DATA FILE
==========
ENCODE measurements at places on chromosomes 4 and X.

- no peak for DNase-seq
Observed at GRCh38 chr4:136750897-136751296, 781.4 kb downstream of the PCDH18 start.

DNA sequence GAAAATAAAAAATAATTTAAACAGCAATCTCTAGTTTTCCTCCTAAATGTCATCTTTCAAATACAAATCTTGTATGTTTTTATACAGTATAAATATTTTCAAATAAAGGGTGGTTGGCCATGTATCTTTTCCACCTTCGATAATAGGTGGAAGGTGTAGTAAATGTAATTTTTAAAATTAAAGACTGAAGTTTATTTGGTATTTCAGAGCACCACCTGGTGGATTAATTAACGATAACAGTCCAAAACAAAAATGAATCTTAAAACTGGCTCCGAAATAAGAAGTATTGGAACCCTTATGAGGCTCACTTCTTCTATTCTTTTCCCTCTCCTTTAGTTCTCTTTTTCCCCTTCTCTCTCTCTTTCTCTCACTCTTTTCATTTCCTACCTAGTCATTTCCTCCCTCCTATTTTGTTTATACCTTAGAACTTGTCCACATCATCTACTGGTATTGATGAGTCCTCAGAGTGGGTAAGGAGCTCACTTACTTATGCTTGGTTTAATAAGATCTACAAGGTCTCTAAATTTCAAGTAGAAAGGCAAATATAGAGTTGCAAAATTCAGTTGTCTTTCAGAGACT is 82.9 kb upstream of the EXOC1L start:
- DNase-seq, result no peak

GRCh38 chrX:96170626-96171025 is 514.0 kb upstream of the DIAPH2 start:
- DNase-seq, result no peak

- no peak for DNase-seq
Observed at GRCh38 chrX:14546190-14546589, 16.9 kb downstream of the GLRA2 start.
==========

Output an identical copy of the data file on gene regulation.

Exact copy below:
ENCODE measurements at places on chromosomes 4 and X.

- no peak for DNase-seq
Observed at GRCh38 chr4:136750897-136751296, 781.4 kb downstream of the PCDH18 start.

DNA sequence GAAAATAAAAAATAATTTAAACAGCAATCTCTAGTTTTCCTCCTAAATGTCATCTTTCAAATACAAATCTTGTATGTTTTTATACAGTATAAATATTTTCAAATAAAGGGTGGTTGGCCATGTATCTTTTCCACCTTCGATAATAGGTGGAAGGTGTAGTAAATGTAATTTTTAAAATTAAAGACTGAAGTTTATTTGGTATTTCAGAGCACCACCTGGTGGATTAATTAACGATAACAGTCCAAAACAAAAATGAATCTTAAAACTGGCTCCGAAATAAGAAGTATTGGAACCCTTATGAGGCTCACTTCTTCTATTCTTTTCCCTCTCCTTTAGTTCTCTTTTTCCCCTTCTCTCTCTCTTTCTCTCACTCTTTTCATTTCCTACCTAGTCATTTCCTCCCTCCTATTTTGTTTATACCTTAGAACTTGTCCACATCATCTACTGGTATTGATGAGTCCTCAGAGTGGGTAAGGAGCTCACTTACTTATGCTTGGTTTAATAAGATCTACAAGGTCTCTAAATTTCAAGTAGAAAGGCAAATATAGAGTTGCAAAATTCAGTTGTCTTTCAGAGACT is 82.9 kb upstream of the EXOC1L start:
- DNase-seq, result no peak

GRCh38 chrX:96170626-96171025 is 514.0 kb upstream of the DIAPH2 start:
- DNase-seq, result no peak

- no peak for DNase-seq
Observed at GRCh38 chrX:14546190-14546589, 16.9 kb downstream of the GLRA2 start.